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Network Cabling

Posted on 2000-02-22
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I want to network my old win95 comptuer wiht a 98 one.   i've got two 10/100 network cards with RJ45 plugs.   One comptuer is in the shed, and the other in the house, and i want to put plugs in the walls to amke it look all nice and tidy etc.    I was told that only one of the leads from computer to the wall needs to be a cross over cable, and the rest straight.    Is this correct??
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Question by:whoever102699
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by:adam923
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right, crossing both ends is like a double negative: you'll end up back at a straight-through cable.
you might just want to wire one of the wall jacks crossed-over and use standard cables
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Dassa earned 50 total points
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Personally I would have the link from the shed to the house as a standard straight cable.  Just make one cable a crossover from one of the wall plugs to your computer.  This way, if you decide to expand you can just keep the crossover cable (short one) for use elsewhere and be able to use the long lead between the house and the shed as normal with a hub without having to disturb the wall socket.  You can get a small hub fairly cheaply and you may decide to expand the network.
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by:jbeaman
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Here is a site that discusses in-depth how to do what you want:
http://www.pronet.no/sverre/wires/peer.html

HTH,
John
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by:adam923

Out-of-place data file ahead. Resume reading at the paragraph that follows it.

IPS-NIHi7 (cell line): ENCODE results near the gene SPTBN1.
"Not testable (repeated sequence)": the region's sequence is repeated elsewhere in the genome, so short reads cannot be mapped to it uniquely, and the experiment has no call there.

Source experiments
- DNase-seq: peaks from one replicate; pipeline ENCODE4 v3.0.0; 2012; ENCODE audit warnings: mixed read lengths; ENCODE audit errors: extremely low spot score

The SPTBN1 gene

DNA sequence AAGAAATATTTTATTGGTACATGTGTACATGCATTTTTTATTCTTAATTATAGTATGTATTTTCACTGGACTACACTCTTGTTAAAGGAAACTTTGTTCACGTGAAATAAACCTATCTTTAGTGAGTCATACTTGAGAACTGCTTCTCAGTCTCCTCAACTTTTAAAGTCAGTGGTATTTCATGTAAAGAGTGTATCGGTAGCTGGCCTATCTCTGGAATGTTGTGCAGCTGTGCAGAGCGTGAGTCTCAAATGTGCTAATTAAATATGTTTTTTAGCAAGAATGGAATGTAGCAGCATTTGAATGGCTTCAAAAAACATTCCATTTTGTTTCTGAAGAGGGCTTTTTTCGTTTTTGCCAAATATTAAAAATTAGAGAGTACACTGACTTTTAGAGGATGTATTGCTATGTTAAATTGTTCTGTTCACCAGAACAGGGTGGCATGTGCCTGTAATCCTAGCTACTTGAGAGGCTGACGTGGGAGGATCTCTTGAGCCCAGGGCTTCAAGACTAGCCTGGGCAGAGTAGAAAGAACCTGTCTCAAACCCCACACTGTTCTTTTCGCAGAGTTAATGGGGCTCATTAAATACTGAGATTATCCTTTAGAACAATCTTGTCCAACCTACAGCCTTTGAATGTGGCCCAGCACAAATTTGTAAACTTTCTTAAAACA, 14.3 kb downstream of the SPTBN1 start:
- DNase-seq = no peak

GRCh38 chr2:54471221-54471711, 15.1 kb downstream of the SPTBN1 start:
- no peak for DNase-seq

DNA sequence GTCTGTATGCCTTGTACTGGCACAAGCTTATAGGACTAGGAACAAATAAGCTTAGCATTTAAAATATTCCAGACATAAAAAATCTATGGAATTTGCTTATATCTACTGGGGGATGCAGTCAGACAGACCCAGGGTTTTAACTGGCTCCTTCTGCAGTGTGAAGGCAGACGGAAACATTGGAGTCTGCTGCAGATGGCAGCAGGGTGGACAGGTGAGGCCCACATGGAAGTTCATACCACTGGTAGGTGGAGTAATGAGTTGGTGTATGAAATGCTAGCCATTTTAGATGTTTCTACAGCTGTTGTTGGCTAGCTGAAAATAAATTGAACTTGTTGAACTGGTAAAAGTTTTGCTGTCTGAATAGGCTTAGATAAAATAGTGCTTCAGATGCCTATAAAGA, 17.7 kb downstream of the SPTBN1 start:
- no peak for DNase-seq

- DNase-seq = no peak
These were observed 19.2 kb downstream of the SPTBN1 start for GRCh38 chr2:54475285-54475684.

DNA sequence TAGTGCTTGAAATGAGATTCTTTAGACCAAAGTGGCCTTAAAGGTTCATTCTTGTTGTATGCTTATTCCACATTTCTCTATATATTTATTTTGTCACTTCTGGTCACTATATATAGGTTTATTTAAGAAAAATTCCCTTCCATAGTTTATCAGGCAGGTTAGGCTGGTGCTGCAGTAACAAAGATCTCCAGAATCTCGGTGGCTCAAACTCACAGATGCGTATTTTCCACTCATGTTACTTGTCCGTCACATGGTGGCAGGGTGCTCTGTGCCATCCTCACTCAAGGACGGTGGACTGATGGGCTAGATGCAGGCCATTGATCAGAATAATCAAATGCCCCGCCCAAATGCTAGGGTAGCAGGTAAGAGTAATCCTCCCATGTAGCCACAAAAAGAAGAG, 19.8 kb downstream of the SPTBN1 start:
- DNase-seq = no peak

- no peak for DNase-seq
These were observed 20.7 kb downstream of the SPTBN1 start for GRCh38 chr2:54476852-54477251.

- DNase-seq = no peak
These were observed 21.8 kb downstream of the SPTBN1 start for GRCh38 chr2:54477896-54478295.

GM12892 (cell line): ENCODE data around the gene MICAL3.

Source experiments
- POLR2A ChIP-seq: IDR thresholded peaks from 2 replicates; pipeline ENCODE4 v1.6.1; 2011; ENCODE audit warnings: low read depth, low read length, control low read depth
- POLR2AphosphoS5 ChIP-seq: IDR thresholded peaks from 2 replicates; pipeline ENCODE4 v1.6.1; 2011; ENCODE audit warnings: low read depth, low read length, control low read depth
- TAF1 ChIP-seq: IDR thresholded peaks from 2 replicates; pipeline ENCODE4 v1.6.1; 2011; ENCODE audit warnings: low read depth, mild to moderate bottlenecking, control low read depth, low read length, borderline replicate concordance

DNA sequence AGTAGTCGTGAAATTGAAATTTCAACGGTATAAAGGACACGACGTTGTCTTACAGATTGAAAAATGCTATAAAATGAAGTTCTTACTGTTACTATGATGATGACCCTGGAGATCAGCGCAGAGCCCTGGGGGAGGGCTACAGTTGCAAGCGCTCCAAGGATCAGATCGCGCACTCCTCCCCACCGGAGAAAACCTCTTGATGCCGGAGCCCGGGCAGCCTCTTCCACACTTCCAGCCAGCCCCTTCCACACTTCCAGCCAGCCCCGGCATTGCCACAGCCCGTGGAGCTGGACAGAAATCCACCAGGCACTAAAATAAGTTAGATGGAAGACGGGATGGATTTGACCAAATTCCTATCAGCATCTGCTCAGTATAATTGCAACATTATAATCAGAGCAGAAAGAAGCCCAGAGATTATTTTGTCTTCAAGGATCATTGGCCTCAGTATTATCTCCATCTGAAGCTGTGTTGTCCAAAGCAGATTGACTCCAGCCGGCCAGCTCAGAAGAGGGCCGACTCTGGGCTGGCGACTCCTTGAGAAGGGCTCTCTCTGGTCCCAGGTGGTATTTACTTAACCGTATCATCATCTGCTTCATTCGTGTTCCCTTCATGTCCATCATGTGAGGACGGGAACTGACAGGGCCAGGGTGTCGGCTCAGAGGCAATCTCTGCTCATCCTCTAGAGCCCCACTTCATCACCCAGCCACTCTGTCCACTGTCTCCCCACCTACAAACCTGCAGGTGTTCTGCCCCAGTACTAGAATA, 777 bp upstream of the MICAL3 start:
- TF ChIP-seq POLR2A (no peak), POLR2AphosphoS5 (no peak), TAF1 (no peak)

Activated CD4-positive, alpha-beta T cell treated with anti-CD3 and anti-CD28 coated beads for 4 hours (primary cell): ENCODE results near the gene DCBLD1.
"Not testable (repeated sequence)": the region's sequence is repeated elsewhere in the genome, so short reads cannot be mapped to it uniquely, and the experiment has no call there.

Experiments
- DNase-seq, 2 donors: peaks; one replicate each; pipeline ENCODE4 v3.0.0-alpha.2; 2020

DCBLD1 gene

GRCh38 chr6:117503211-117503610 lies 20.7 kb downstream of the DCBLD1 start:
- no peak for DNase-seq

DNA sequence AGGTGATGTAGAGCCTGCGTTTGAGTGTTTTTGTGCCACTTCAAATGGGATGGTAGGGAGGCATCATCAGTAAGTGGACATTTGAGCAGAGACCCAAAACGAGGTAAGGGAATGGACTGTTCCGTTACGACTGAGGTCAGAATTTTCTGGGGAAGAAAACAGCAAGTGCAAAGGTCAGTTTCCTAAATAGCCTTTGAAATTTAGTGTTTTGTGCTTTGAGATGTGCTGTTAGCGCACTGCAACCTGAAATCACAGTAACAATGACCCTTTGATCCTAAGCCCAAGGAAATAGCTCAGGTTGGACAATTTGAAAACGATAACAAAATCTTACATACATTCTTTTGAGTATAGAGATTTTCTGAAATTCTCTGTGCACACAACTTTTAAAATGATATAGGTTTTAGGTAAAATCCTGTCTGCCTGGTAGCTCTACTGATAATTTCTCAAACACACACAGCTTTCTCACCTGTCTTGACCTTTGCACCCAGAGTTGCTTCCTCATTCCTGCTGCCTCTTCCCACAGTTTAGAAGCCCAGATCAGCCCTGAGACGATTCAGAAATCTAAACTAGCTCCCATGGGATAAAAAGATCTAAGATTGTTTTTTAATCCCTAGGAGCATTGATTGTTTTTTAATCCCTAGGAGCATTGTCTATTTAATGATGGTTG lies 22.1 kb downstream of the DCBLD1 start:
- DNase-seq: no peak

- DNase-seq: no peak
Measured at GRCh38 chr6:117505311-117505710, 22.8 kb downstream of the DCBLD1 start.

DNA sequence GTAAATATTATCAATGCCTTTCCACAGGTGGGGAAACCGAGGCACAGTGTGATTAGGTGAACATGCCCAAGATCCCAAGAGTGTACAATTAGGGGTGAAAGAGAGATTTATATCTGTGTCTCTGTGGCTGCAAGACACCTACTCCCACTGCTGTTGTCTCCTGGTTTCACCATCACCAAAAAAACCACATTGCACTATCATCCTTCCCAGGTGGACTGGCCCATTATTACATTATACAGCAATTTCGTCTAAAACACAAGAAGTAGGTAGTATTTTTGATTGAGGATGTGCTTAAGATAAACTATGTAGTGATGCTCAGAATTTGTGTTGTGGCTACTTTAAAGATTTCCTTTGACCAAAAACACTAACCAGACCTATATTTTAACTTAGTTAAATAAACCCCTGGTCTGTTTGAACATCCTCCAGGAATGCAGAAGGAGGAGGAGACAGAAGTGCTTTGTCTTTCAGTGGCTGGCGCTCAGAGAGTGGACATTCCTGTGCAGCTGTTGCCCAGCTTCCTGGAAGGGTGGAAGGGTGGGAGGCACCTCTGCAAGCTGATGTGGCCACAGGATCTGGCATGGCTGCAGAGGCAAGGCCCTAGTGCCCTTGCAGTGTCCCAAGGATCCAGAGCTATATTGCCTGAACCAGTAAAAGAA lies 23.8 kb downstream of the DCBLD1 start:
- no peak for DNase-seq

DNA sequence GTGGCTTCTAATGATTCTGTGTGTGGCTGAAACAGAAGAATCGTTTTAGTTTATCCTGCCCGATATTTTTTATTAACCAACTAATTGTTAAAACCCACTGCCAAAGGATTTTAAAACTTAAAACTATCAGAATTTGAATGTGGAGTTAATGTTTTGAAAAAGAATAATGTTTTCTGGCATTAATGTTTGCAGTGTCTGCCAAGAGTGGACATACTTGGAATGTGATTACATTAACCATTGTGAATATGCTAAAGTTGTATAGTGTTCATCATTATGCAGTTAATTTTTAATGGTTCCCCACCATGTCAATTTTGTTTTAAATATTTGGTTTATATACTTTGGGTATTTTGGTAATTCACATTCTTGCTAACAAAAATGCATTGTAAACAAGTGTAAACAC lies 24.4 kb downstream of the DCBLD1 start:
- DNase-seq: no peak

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either idea is fine... the crossed cabling in the wall can always be undone by plugging in to a crossover hub port or using another crossover cable
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by:centerv
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Is this correct??

Yes. you were given the right answer.

However, if you're going to that much work, why not invest in small hub?

Place on the end where you do most work.

Inevitably there will be times when the connection may not be working, or you think it's not working, for whatever reason.

A quick glance at the hub lights and you'll know which pc card isn't on, or if there's a snag in the connection.

Or simply see if they're talking.

Savesa alot of time, headaches and soles (sneaker network).
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by:MnNCOMM
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Yes everyone is correct. When you have a network, you USAULLY have a hub. All the cables are straight through shots, and line up pin for pin on both sides. The "Crossover or spliter action" is done in the hub. Now if you wanted to connect your lap top to your friends PC or as you described have a puter in the shed, and one in the house, you can plug a cable in both network cards and go straight from one puter to the other.

But if your not using a HUB, you will have to make a X-OVER cable. It is simple tho you could buy quite a few hubs under 100.00 that are great and some under 50.00 with only 3 or 4 terminal capabilities that will be just fine. Keep the lengths shorter then 100 feet or so, I have seen then go as high as 150 feet, but recomended not to exceed 100 foot lengths for each run to a puter.

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by:adam923
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why do your thoughts here count as an answer when those above really already cover the issue?

i'll add a few comments myself

1. there is absolutely no need to buy a hub now if there are just two computers on the network... there are indicator lights on all modern network cards, you can always add a hub later

2. it is incorrect to limit the wiring at 100 feet, the limit of utp ethernet cable is 100 meters, 328 feet.
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by:MnNCOMM
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MnNCOMM changed the proposed answer to a comment
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by:centerv
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adam923

OF course "there is absolutely no need to buy a hub now  ....."

But sure makes it easy if you want to plug in your laptop to it

or a visiting friend's , or....

I, for one, would much rather spend the $25/30  to have these options now, and I dont have to pull the box out of its location
so that I can see the lights on the card.

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